Keep in mind that content items that are edited by administrators are not subject to workflows.

Content items can be moved from the page editor or the Content Editor – here I’ll show you how to move content items in the Content Editor.

When you have finished editing the content item, you can send it to the next workflow state.

To send a content item to the next workflow state:

  1. In the Content Editor, open the content item that you are working on.

  2. Click the Review tab.

    As you can see, the Workflow group displays a workflow command — Submit. This is the only workflow command that you can apply to the current content item in its present workflow state.

    Furthermore, the content item also displays a message informing you that this version of the item cannot be published because it is not in the final workflow step.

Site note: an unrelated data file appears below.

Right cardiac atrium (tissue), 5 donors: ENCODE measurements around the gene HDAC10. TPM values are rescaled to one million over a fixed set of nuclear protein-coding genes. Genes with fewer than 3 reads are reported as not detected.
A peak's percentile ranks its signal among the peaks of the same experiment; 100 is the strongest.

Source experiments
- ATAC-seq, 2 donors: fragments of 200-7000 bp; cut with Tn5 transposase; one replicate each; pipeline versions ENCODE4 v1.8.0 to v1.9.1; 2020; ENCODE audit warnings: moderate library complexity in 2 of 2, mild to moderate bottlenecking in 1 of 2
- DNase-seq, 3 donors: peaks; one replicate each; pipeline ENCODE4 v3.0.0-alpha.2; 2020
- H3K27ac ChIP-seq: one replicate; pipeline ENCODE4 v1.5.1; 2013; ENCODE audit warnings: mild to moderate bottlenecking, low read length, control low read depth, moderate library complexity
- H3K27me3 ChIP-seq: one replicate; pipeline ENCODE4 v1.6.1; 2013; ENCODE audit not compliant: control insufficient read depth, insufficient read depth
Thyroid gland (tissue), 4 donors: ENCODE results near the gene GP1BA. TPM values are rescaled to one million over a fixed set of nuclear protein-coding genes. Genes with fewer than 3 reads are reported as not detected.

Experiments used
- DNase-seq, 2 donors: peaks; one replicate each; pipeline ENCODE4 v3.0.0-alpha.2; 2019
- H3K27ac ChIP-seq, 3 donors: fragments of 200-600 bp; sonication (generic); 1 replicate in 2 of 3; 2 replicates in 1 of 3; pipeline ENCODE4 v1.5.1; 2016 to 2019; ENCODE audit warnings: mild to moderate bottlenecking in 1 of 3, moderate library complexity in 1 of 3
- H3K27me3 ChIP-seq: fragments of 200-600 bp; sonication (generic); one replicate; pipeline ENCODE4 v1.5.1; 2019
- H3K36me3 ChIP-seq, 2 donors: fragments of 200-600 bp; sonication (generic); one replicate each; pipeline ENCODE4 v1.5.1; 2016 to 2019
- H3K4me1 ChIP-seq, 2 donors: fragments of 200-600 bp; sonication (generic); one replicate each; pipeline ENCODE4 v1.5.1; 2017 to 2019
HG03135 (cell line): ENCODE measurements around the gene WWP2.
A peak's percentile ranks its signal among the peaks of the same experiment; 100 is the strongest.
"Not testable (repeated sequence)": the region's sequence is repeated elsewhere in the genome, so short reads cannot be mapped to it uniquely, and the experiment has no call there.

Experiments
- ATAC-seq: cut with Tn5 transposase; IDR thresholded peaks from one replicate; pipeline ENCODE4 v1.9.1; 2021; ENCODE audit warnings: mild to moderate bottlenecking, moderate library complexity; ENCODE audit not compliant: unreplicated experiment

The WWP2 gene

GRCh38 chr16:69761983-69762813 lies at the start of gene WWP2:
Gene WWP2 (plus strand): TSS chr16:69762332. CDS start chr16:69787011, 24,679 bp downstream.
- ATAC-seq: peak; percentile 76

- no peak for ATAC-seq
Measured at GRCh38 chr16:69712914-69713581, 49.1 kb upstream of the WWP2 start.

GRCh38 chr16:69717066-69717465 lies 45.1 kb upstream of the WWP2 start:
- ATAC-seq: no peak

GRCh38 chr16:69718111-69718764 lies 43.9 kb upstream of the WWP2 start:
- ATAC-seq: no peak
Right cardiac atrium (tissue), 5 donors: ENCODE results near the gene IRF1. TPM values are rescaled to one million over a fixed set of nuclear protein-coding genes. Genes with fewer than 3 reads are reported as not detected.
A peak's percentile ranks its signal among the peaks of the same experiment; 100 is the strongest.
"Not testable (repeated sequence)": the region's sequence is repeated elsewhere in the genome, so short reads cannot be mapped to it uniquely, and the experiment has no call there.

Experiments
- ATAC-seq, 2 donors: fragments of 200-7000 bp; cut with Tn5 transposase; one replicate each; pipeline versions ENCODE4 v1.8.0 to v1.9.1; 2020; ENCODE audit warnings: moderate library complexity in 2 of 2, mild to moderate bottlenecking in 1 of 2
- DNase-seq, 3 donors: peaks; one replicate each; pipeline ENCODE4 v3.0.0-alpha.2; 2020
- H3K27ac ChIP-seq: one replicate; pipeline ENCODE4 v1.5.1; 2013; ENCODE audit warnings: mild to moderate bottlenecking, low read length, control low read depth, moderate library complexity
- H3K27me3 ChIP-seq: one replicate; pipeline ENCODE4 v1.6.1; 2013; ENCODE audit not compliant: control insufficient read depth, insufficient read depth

3. Click Submit to send the content item to the next workflow state. Sitecore displays a dialog box for you to enter a comment.

  4. Enter a comment and then the content item is moved to the next workflow state.

    The workflow commands that are available in the Workflow group change to reflect the item’s new status.

    However, if you do not have permission to edit the content item in this workflow state, you cannot lock the item for editing and the workflow commands will not be displayed.

Sitecore also contains a Workbox that has been designed to give reviewers a greater overview of all the content items that are currently in workflows.

Note:Currently, we are logged in as an author, so let’s log off and log in as an approver.

When you need to review content items, you can use the Workbox to see all the content items that are currently in workflows and which workflow states they are in.

To use the Workbox:

  1. Log in to the Sitecore Desktop.